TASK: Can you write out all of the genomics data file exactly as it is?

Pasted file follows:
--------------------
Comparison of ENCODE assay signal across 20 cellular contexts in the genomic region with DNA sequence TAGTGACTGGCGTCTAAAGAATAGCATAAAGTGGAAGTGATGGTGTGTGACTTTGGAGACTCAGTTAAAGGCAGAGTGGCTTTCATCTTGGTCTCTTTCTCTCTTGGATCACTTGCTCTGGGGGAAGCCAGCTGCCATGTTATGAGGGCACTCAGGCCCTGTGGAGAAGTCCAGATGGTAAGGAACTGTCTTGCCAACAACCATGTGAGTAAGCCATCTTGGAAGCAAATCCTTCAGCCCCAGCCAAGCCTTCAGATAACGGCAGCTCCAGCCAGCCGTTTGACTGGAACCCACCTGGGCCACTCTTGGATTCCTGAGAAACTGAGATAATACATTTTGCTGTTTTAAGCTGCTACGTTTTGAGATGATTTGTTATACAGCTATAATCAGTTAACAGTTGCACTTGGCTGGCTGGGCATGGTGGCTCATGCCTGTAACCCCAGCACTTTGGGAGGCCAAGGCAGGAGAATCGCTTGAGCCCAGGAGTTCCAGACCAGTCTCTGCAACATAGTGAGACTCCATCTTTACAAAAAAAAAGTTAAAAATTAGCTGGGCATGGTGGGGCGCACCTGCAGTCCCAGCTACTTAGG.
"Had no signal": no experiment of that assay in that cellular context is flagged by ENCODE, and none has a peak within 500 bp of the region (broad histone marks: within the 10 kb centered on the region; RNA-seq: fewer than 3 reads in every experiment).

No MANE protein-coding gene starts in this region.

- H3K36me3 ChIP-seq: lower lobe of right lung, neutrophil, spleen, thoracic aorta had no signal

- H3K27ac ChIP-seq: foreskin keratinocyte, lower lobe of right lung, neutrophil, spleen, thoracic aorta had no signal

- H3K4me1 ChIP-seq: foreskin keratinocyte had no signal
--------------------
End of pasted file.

Comparison of ENCODE assay signal across 20 cellular contexts in the genomic region with DNA sequence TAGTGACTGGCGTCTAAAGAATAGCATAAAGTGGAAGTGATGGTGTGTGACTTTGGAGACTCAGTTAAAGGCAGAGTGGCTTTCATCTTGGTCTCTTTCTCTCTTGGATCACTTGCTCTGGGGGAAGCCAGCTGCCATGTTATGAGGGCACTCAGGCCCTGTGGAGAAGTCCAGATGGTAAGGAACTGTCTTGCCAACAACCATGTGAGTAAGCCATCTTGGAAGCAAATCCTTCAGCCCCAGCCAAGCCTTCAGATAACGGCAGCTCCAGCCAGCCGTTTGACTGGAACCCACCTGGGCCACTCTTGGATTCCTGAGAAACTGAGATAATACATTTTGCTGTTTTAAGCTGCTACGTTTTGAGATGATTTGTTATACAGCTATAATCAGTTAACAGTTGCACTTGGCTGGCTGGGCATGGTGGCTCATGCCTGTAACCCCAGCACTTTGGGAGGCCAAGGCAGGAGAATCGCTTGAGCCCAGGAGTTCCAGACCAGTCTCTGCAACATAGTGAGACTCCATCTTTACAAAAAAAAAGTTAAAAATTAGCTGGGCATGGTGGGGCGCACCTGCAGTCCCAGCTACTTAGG.
"Had no signal": no experiment of that assay in that cellular context is flagged by ENCODE, and none has a peak within 500 bp of the region (broad histone marks: within the 10 kb centered on the region; RNA-seq: fewer than 3 reads in every experiment).

No MANE protein-coding gene starts in this region.

- H3K36me3 ChIP-seq: lower lobe of right lung, neutrophil, spleen, thoracic aorta had no signal

- H3K27ac ChIP-seq: foreskin keratinocyte, lower lobe of right lung, neutrophil, spleen, thoracic aorta had no signal

- H3K4me1 ChIP-seq: foreskin keratinocyte had no signal